4. Thankfully no cc:Mail – I did have to use Notes for a while, and a few mid-range versions of Groupwise. And Microsoft Mail on the Macintosh (hey, the server ran on a quite plucky little SE). All of those were enough
  5. ColdFusion. Never did it, never will. Some peers on my campus don’t know that it’s dead yet though.
  6. C is dead huh? I agree with Michael – obviously the ComputerWorld authors don’t hang out with OS developers.
  7. PowerBuilder – I missed out on this one. And I don’t regret that at all
  8. I actually was a CNE. I went to work for CompuCom out of college (huge mistake) – and CompuCom was big into the whole “certs” thing – I got my MSCE through a training course (dude, I was running NT 4.0 on a toshiba laptop – I totally avoided Windows 95) – and then I read the CNE study manuals the night before the exams and got the CNE that way. It was ridiculous. That whole certification thing – at least the CNE tests for NetWare 4 – was a complete joke. I’m actually a little prouder of my RHCE – because I actually had to troubleshoot things to pass that. But I only did that to force myself to make sure I learned what I needed in the Red Hat course. I’m not a big fan of the certification thing. I think it’s good for the guys and gals that actually know their stuff and work with things and want some recognition for it (and the courses/tests can sometimes add to the actual experience – not the other way around though)- and work in industries that give credit for that – but that’s about it.
  9. What the heck is a PC network administrator?
  10. OS/2 – thankfully I missed out on that too. I understand it multitasked DOS sessions like nobody’s business though

Well, Bless Your Heart

So, one of our web applications has some combination of html forms, css, and javascript that triggers a bug in revisions of Microsoft Internet Explorer version 6.

Basically – the edit action, which pops up three text areas, and a bunch of check boxes with some UI and xhttprequest javascript – causes IE 6.mumble to lock up. (and whatever else happens to the user’s computer when IE locks up).

The problem has been going on for a while. We have a number of reports about it, colleagues have actually seen it, and at least four of us have spent dozens of hours trying to reproduce the problem and fix whatever combination of forms, css, and javascript that all work in the other browsers. We can’t reproduce it “in lab” or even in situations where we can try to debug anything – so we’ve taken big in-the-dark stabs at fixing it.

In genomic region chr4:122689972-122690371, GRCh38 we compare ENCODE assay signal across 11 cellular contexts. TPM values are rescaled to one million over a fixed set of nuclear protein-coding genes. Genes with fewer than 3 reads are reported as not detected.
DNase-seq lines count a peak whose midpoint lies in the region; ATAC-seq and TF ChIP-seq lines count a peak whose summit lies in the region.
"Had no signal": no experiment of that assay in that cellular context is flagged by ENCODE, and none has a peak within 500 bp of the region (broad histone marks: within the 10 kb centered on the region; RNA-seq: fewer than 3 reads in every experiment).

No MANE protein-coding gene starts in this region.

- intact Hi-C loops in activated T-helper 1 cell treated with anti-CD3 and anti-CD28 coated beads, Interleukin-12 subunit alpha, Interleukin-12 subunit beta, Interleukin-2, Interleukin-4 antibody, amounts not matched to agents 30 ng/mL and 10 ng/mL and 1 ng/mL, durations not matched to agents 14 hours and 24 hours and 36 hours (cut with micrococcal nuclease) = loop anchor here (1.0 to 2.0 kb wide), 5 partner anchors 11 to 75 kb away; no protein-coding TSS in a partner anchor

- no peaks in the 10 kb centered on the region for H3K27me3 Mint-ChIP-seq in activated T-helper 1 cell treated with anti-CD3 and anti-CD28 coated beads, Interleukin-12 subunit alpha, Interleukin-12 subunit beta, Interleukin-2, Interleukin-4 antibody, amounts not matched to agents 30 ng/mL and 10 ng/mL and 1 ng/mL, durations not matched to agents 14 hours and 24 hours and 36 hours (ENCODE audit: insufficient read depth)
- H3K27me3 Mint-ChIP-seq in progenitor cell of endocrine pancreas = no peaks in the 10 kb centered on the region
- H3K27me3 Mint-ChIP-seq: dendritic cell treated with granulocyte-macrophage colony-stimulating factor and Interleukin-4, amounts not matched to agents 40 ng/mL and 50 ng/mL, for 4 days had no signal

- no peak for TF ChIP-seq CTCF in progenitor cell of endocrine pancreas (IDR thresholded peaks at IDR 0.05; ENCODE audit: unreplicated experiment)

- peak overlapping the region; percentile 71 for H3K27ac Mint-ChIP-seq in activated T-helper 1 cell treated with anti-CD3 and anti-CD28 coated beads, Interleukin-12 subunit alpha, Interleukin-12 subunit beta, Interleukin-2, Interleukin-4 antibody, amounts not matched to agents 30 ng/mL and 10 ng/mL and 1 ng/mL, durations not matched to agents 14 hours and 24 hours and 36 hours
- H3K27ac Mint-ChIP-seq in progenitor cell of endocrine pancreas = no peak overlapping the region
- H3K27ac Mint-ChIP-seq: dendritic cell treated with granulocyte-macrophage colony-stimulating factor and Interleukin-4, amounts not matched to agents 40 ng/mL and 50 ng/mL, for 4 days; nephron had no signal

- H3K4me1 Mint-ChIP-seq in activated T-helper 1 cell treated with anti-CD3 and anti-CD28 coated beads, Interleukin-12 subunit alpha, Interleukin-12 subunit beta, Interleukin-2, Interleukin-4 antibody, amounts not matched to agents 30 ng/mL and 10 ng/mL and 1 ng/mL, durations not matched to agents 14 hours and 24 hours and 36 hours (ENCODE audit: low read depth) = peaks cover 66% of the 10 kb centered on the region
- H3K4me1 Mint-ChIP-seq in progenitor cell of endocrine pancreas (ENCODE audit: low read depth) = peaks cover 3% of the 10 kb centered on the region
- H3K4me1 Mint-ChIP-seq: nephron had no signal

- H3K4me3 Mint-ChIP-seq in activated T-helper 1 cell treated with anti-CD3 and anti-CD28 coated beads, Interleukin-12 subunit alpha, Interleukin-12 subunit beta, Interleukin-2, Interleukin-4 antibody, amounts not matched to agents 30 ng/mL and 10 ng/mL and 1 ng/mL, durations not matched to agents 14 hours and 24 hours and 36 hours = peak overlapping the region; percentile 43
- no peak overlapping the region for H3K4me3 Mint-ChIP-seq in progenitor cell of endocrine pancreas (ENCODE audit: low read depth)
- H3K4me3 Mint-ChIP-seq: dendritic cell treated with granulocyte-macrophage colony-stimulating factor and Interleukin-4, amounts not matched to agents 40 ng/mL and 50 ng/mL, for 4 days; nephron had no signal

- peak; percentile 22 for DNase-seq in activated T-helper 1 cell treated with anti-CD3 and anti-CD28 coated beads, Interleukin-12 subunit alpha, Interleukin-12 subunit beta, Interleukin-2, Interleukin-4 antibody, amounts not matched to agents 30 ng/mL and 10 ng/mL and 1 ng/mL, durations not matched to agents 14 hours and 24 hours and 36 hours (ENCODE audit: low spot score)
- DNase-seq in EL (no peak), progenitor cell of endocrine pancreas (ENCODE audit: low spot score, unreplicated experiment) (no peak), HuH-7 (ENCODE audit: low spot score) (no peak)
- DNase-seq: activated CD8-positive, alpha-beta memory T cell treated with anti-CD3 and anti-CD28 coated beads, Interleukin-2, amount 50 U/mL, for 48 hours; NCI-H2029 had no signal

Nothing has worked.

Given that the IE 6 browsers was initially released in August of 2001 – lately we’ve just taken the tack of asking folks to upgrade to IE version 7 (or go to Firefox) There’s lots of reasons to do that already, our IT colleagues throughout the country have moved or are moving in that direction already – and it makes good sense all around – and IE 7 works with our application without locking up.

This actually seems to be going over pretty well.

Well, a few days ago we had a person mail us – they use IE 6 and IE locked up using our application. This is what they said:

I am using IE, and although I understand that you guys hate IE from previous bug conversations, this is what most of our clients use…and therefore bugs need to be fixed for all browsers.

Thankfully a coworker got to this first with the nice answer. Because I am incredibly irritated by the implication in that comment (we have, well, a “history” here)

To be fair to the person that commented, a) we haven’t gotten back with the individual about the IE lockups prior to this and b) they did get a heckuva quote last year from a colleague:

While Internet Explorer locking up is not our problem to fix, we are certainly open to trying to play nicely with Microsoft’s broken software because it pervades the earth and probably the underworld.

So the “you guys hate IE” – well maybe that’s warranted. It is perhaps okay to ascribe to us some kind of visceral feeling about Internet Explorer. It certainly is fair to say that I – and many of my colleagues don’t like IE. In fact, I’ll give the commenter their due. I personally really very much dislike Microsoft Internet Explorer. In frustration moments I’ll even use the word “hate IE.”